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- By Nemco Utilities (www.nemco-utilities.co.uk)


Prior to the recent government H & S review the ongoing effects of which are yet to be consolidated, to be successfully sentenced under the Health & Safety at Work Act, the prosecution must prove that a risk was ‘reasonably foreseeable’ and that all actions deemed ‘reasonably practicable’ were not taken by the Duty Holder, resulting in unnecessary exposure or injury from that risk. In reality, the interpretation of such phrases as ‘reasonably foreseeable’ are at best difficult and continue to occupy numerous column inches and court room discussions usually ending in the conclusion of there being no ‘hard and fast’ rules. Indeed, the most recent H & S review has suggested that the HSWA itself may need re visiting.

For more information about risk assessment or managing risks, please contact Nemco Utilities at www.nemco-utilities.co.uk


In the first instance a risk must be material, that is it cannot be remote or fanciful in anyway AND it must be reasonably foreseeable. To give an example, were a ceiling tile to fall from a recently refurbished office / factory roof and hit an employee causing injury – is this reasonably foreseeable? Probably not, your lawyer would argue. An employer would have to provide evidence that they had considered material risks in the form of a risk assessment.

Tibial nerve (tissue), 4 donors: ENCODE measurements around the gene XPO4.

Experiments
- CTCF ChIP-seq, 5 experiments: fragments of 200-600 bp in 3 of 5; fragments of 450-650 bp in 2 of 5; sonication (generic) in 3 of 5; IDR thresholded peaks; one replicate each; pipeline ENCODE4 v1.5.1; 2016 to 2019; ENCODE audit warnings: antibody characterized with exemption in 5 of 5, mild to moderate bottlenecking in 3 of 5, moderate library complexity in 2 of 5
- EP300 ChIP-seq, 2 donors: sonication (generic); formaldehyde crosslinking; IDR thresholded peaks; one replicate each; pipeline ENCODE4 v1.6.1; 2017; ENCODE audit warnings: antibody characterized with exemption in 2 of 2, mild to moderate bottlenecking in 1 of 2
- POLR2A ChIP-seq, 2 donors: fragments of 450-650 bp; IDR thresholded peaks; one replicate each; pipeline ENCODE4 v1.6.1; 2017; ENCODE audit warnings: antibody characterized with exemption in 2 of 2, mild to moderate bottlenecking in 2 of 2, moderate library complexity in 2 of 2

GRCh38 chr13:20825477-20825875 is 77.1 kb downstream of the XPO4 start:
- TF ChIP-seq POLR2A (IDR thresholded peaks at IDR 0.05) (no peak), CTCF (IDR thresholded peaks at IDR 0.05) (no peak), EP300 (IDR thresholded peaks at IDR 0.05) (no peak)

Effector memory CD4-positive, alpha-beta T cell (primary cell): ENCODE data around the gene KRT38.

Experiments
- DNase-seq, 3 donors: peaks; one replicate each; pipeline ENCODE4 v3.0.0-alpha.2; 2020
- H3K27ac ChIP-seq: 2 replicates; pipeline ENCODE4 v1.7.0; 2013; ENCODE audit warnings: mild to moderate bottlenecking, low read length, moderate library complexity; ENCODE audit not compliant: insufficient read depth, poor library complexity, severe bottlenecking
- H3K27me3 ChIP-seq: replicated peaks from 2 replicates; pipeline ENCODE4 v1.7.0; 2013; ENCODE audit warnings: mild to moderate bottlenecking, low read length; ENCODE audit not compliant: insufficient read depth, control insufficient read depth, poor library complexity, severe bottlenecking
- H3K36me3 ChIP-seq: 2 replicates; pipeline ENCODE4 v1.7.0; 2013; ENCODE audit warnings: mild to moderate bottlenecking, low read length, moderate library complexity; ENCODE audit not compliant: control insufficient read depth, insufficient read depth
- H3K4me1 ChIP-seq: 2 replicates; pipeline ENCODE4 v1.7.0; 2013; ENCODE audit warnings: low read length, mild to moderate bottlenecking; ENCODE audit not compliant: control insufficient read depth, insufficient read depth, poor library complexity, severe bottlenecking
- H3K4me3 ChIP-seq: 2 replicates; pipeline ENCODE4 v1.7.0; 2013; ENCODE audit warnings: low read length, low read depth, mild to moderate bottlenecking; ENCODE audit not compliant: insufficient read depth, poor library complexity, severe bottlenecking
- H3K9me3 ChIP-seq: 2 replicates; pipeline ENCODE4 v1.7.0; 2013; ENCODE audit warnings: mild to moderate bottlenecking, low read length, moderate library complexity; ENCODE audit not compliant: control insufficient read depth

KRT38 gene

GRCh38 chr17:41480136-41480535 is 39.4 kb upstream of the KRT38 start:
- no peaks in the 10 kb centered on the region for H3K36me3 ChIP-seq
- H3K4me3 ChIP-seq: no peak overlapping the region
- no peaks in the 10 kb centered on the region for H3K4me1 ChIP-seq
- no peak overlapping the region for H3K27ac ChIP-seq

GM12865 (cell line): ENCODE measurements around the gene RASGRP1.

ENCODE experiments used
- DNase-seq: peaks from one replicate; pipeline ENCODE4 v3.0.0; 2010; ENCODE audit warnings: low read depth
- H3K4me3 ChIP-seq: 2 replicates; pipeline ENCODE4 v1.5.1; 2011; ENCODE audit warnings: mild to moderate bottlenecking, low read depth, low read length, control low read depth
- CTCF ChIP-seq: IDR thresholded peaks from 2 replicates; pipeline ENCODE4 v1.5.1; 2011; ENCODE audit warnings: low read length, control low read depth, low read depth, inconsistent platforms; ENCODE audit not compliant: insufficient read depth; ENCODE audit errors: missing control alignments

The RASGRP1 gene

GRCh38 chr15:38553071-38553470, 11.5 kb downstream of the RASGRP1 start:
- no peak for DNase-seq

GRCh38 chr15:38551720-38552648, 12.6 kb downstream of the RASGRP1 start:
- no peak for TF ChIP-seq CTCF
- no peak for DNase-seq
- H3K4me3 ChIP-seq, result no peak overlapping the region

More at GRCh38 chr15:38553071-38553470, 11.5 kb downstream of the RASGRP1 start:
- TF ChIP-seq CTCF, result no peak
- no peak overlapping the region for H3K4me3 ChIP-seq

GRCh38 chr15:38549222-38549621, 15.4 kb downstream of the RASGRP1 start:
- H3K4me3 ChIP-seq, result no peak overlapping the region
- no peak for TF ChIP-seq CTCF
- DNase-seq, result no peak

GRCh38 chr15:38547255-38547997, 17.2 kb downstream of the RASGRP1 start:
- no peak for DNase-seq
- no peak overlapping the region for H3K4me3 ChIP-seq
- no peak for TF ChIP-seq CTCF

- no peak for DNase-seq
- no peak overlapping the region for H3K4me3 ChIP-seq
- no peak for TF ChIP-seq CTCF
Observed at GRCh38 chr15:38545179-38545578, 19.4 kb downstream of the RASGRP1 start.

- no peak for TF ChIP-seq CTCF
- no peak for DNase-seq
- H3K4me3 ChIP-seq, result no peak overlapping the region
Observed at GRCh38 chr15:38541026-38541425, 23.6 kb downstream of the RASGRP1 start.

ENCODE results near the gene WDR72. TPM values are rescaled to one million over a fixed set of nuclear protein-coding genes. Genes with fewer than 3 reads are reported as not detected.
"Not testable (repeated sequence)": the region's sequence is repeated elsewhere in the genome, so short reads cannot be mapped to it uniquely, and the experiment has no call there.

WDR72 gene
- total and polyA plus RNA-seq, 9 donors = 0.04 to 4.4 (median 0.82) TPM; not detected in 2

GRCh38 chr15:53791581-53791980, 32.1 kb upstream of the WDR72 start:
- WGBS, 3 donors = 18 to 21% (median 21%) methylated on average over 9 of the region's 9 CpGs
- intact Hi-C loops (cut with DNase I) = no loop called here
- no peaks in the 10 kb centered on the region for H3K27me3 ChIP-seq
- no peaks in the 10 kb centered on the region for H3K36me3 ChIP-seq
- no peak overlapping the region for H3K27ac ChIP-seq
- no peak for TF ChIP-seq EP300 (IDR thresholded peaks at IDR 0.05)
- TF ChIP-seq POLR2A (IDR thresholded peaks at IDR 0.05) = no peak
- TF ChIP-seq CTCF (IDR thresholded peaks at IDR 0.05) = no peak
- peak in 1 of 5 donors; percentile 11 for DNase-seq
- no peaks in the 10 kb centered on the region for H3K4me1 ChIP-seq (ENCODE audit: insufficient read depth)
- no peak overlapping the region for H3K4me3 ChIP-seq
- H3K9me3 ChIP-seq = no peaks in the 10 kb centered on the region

Then comes the issue of ‘reasonably practicable’, over a number of recent cases we have seen that local authority inspectors deem almost anything and everything to fall within the realms of ‘reasonably practicable,’ whilst the HSE tend take a more circumspect view. One issue that keeps cropping up is that of HSE technical guidance – many would view this as the HSE interpretation of ‘reasonably practicable,’ though not always the case, a good example being removal of pack from cooling towers. For more information about risk assessment or managing risks, please contact Nemco Utilities at www.nemco-utilities.co.uk


However, should the prosecution be successful in proving both of the above, the penalties, both fiscal and personal, are certainly not to be laughed at. A Magistrate’s Court can fine up to 20K and imprison for up to 6 month for H & S offences, while a Crown Court enjoys sentencing powers of unlimited fines and 2 years imprisonment (aside from the Corporate Homicide bill). Added to this, it used to be the case that the Court would take into account whether or not a substantial fine would put a Company out of business when determining the final amount. Not so anymore, the view now is very much that if an organisation is unable to operate safely then they are better off not operating at all!

For more information about risk assessment or managing risks, please contact Nemco Utilities at www.nemco-utilities.co.uk


The most common reason for the imposition of fines is the lack of appropriate risk assessment or a failure to act on the findings. Either way, the most basic and fundamental step to staying out of Court is proper and comprehensive risk assessment. As a closing thought, the prosecution does not even have to prove injury / damages, simply that a risk was created or there has been unnecessary exposure to risk. With that in mind, can you afford not to conduct a thorough risk assessment of your property!?!

For more information about risk assessment or managing risks, please contact Nemco Utilities at www.nemco-utilities.co.uk


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